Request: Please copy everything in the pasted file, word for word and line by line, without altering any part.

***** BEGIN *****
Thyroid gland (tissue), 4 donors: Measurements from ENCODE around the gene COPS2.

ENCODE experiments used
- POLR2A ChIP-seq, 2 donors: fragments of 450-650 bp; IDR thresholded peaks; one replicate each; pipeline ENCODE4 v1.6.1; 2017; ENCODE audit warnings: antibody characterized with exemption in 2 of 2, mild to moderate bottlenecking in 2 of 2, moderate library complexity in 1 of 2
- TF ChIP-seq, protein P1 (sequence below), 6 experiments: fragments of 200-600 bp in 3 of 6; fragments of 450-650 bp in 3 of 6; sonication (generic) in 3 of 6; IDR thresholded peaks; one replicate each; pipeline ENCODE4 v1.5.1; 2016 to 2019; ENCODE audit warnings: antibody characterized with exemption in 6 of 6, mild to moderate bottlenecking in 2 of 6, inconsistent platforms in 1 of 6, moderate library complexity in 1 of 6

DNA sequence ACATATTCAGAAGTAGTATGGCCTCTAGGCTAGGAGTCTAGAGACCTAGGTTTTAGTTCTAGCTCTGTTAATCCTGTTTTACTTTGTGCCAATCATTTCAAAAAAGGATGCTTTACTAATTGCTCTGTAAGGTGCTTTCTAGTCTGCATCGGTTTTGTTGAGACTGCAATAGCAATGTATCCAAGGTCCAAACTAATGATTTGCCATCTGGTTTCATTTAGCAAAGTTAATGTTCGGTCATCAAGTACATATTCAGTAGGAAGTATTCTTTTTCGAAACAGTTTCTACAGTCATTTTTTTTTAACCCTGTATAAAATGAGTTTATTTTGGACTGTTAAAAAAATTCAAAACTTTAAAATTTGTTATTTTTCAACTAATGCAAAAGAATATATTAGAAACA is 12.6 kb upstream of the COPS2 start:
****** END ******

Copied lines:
Thyroid gland (tissue), 4 donors: Measurements from ENCODE around the gene COPS2.

ENCODE experiments used
- POLR2A ChIP-seq, 2 donors: fragments of 450-650 bp; IDR thresholded peaks; one replicate each; pipeline ENCODE4 v1.6.1; 2017; ENCODE audit warnings: antibody characterized with exemption in 2 of 2, mild to moderate bottlenecking in 2 of 2, moderate library complexity in 1 of 2
- TF ChIP-seq, protein P1 (sequence below), 6 experiments: fragments of 200-600 bp in 3 of 6; fragments of 450-650 bp in 3 of 6; sonication (generic) in 3 of 6; IDR thresholded peaks; one replicate each; pipeline ENCODE4 v1.5.1; 2016 to 2019; ENCODE audit warnings: antibody characterized with exemption in 6 of 6, mild to moderate bottlenecking in 2 of 6, inconsistent platforms in 1 of 6, moderate library complexity in 1 of 6

DNA sequence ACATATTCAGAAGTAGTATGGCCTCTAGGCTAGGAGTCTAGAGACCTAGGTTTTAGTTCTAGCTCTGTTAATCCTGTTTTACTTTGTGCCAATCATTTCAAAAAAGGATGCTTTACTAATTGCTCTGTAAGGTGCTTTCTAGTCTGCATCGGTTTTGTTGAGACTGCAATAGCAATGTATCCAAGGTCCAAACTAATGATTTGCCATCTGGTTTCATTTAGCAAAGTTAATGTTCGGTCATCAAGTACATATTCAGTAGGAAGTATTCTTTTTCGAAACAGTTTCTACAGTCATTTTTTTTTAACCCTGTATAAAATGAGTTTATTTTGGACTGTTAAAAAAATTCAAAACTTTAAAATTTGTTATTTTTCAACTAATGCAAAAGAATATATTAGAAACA is 12.6 kb upstream of the COPS2 start: